*A Note: To fully understand this post, you must first read Little Miss Hobbs, Pts. VI-XI: Applause for the Watchmaker*
The moon splashed the curtains with a cheerful shade of gray as the twilit corridors of her humble home filled with the sound of thunderous rain. Little Miss Hobbs had taken the trouble of rearranging everything just before bed so that she might be lulled to sleep by the palliative ticking and splashing. But just a quarter past three, her nightmares worsened until her quivering hands and heaving chest followed her out of the mindscape to join her in her bed. In a cold sweat, she threw the covers off, ready to face whatever else may have come back to the real world with her.
Luckily, all was quiet. But she knew it was more than that. It was no longer just a softness in the air. All was weighed down by the muted, sleepless world. She gracefully allowed one foot to fall onto the floor followed by the other, her night gown attempting to cling to the sheets and pull her back into their caress as she walked down the hall to the glass table on which the pocket watch lay. There, it was still and lifeless, and her heart sank. She tried winding the spring and replacing the battery, to no avail. In a somber shuffle, she went back to bed, and rued the remainder of the night.
In the morning, dark circles hung low from her eyes. Despite the hours of sleep, the final hours of her night were spent in further cold sweats and screaming. The night terrors continued where they left off each time she clasped her eyes shut.
As early as she was able, but not so early as to be inconsiderate, she ran to Greg’s house in hopes of fixing the pocket watch, still admiring the knick-knacks and antiques that were strategically placed all about. Bitterly holding her upper lip stuff, her voice shaking, she explained the night and begged his help.
“I just don’t know why it stopped, nor why it refuses to start again. It was working so well. Please help,” Little Miss Hobbs implored. “What was it you were dreaming when it stopped ticking?” Greg asked. Puzzled by the relevance of his question, she timidly responded, “I was about to face a fear, and I guess I just didn’t think I could do it.” “And you don’t want to explain this fear?” She shook her head, eyes falling downcast.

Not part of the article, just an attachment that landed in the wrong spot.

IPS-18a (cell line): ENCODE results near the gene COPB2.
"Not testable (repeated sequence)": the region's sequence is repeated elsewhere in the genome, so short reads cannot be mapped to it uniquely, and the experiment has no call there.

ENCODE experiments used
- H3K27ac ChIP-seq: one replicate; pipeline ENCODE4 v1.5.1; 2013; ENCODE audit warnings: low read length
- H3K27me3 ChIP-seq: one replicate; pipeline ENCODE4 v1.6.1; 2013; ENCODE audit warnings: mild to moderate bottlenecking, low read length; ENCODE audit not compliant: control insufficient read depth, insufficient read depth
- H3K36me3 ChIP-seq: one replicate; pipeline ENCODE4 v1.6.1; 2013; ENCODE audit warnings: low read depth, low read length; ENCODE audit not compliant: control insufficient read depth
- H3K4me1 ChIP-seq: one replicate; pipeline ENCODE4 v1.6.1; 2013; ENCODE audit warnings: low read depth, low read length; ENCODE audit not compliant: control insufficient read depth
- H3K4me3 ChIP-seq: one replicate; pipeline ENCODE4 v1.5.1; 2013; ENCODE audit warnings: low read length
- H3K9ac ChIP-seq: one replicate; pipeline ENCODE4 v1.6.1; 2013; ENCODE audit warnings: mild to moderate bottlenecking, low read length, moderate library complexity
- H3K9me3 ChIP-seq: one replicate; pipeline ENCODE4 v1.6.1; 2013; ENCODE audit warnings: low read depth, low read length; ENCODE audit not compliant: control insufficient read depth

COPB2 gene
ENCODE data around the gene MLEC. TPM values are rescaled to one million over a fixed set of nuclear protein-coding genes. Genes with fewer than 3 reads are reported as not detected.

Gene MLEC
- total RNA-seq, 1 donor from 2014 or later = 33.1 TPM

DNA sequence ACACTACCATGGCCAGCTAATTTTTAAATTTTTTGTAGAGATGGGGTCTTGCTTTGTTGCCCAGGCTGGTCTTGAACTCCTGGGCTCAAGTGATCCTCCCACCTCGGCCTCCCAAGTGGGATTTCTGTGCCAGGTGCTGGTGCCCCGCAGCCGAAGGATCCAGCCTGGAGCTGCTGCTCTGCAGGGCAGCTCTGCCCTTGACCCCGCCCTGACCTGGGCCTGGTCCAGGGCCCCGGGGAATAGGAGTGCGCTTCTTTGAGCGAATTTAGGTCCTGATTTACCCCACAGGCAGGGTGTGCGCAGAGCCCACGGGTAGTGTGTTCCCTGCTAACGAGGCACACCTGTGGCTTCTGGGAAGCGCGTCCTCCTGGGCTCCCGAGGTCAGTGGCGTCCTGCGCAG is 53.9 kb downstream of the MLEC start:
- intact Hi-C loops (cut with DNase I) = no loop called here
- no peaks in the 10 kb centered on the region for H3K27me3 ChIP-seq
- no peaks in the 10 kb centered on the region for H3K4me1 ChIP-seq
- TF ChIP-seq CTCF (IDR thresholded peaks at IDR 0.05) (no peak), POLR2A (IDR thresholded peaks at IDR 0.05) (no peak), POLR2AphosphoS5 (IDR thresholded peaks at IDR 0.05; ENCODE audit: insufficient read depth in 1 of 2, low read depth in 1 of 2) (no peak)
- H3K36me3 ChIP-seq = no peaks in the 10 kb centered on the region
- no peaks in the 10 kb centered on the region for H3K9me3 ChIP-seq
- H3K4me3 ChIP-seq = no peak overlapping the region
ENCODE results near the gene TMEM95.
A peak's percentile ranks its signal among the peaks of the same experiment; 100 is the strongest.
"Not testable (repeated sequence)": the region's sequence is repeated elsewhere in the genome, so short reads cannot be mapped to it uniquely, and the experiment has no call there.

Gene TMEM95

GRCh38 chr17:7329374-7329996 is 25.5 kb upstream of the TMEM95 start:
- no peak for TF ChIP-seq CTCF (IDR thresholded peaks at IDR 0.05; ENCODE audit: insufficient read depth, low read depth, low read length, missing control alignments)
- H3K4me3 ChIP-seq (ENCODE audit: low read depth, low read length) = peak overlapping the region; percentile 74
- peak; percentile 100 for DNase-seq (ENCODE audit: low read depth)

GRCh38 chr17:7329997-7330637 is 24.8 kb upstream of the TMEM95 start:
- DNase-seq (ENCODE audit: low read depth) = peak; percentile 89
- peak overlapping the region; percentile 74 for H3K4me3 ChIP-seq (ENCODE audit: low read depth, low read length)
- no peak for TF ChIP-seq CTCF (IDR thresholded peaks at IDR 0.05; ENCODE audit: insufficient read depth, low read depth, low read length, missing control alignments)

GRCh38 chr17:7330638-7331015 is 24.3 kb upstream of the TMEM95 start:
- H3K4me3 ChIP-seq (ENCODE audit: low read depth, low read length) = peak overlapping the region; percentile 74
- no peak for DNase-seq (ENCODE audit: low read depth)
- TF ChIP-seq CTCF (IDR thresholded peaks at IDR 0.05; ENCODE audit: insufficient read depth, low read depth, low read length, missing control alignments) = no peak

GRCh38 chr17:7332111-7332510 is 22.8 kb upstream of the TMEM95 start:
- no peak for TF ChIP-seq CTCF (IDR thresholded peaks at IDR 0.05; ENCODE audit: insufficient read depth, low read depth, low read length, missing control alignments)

“Well, regardless, I think I know the issue, and I have just the solution. I think you’ll be very pleased.” So sure of himself, Greg straightened his posture and smiled with his eyes but not his mouth. Little Miss Hobbs noticed the wrinkles in the corners of his eyes folding ever deeper with a practiced synchrony, his irises now seemingly a lighter, more blissful shade of brown-tinted green.
“You must believe, my dear, and with your whole heart, at that.”
She wanted to ask more but didn’t want to offend him or question his wisdom, so she snatched up the watch, replaced it in the box and stuffed it into her purse. “Thank you, Greg, it’s always a pleasure. I will believe.”
“Of that, Little Miss, I have no doubt,” and he winked as she left the shop.
That night, Little Miss Hobbs placed the watch precisely where she marked its assigned position on the table, closed her eyes tight, and repeated, “I believe you work… I believe you work… I believe you work.” She repeated this, stating her belief in the watch, the ticking, the individual gears and springs, and even the rain, but nothing happened.
So she went to bed and almost immediately resumed her dream, face to face with her fears. She was so unsure. So scared. And in the back of her mind (as luckily our dream selves share only the backs of our minds with our awake selves) she remembered Greg’s words. So she stood strong and tall, as she always did yet rarely knew it, and said, “I believe,” and jolted upright, once again, in her bed. Only her chest wasn’t filled with dread this time. And in bewilderment, she stared down the hallway and heard the splash of rain.
And she believed…